December 4: Federal transportation bill reax | Mapping the new land bank properties | Philly’s sewer challenge

It’s the last day to vote for our Jared Brey, the WHYY team, and friends of the site Sic Transit Philadelphia and Jake Blumgart in this year’s Pen & Pencil Awards. You can also vote for the combined PlanPhilly Staff for Writer of the Year in the Philebrity Awards. 

Here’s an excellent new piece from Jake on the new Creed film, which he says follows in”the series’ tradition of depicting working-class and poor neighborhoods without romanticizing their inhabitants nor reveling in the gruesome dictates of the underground economy” showing Philadelphia’s intractible poverty in a clear-eyed way.

Yesterday Jared Brey reported that four City Councilmembers–Kenyatta Johnson, Bobby Henon, Darrell Clarke, and María Quiñones-Sánchez–were the first to deposit public properties from their districts into the land bank. My friend Jake Liefer made a map of the properties for those interested in digging in.

The five-year transportation funding bill contains about $73 million a year in federal funding for fixing Pennsylvania bridges that aren’t technically a part of the federal highway system, Ed Blazina reports.

Reactions to the massive bill continue to roll in as journalists and think-tankers parse it. Governing Magazine has a thorough overview of the major components and policy changes, People for Bikes are calling it a win for bicycle and pedestrian infrastructure, Angie Schmitt at Streetsblog says freight trucking was also a big winner, and Stephen Lee Davis at Transportation for America notes that the project cost threshold for federal TIFIA loans was lowered, opening the door for more direct federal financing of local projects.

Caren Chessler at Popular Mechanics has a fascinating piece on Philadelphia’s sewer challenges and what the Water Department under Michael Nutter has been doing to modernize the system. “If you lined up all the pipes in Philadelphia’s sewer system, it would be 3,716 miles long, roughly the distance from New York City to Los Angeles.”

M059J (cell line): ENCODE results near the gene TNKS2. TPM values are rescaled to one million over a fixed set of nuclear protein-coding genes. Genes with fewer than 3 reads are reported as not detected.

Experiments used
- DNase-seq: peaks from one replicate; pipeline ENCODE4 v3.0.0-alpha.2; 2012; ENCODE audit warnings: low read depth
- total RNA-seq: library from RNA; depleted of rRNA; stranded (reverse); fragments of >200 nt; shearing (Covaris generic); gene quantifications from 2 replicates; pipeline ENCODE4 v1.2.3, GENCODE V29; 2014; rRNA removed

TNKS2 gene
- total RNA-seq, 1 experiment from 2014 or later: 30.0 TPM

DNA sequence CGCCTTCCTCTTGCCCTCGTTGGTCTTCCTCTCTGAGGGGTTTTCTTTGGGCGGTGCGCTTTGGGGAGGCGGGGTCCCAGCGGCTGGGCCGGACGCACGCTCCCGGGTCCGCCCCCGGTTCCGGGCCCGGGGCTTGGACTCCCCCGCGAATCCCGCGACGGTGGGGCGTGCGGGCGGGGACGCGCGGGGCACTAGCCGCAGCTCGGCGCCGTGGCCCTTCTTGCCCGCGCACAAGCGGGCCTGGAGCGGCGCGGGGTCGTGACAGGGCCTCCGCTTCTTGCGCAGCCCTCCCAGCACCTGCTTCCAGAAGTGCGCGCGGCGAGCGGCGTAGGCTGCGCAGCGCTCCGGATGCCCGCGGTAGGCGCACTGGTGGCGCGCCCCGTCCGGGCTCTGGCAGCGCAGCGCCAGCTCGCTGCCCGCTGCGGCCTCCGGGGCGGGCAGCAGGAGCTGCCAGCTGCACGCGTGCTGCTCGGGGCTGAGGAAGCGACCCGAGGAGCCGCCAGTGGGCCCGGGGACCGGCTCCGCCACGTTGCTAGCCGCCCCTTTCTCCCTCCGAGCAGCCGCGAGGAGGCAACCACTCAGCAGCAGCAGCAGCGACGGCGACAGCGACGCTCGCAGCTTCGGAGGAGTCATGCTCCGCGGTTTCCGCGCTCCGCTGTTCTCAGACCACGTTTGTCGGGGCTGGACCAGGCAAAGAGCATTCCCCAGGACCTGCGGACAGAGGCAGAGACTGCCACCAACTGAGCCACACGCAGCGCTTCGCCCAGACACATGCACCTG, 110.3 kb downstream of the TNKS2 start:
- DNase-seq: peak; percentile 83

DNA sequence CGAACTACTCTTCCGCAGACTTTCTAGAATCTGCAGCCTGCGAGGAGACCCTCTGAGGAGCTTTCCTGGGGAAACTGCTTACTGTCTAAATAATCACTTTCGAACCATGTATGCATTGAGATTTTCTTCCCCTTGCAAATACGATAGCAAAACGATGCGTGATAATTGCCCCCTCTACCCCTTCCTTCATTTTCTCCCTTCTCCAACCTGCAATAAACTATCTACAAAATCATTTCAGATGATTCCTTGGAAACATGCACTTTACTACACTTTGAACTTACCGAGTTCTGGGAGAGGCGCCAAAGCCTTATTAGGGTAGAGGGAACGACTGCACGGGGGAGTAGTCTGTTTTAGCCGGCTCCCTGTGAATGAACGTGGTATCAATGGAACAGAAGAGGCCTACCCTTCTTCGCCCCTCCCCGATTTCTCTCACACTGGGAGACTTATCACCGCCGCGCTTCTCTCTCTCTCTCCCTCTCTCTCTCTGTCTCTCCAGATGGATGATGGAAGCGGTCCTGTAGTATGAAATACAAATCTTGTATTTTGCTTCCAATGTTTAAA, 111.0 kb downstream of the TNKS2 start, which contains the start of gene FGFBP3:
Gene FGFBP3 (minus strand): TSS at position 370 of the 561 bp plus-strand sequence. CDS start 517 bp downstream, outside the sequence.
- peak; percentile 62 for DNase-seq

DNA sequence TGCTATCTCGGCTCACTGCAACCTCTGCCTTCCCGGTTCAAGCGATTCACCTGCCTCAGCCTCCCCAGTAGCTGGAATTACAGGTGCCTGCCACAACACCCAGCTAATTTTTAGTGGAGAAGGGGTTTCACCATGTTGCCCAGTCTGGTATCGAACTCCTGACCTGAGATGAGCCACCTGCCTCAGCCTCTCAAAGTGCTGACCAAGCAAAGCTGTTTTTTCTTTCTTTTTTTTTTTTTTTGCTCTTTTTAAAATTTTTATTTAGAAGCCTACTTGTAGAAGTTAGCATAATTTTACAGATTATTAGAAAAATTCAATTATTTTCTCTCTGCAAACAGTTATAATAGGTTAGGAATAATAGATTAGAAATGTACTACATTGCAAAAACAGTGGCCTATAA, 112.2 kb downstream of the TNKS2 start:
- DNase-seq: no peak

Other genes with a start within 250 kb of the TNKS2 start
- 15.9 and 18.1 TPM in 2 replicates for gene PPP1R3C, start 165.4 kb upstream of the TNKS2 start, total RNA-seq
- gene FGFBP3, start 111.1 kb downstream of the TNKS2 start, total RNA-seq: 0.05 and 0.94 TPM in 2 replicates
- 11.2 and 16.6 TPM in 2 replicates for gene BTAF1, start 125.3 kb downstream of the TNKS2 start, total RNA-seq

Jim Kenney  named Rochelle L. Cameron the chief executive officer of Philadelphia International Airport and Fairmount Park Conservancy Executive Director Kathryn Ott Lovell as commissioner of Parks and Recreation, report Tricia Nadolny and Linda Loyd.

The Delaware River Port Authority’s toll discount for frequent bridge commuters on the Delaware River bridges is again in effect, the AP reports. Joe Hernandez explains why DRPA is giving drivers, not transit riders, the discount.

Some of our neighboring counties are threatening to withhold payments to the state until a state budget is passed. The ever-shifting budget agreement appears to hinge on nixing a bunch of sales tax exemptions, which has set off a lobbying bonanza from industries seeking to protect their tax-exempt status. 

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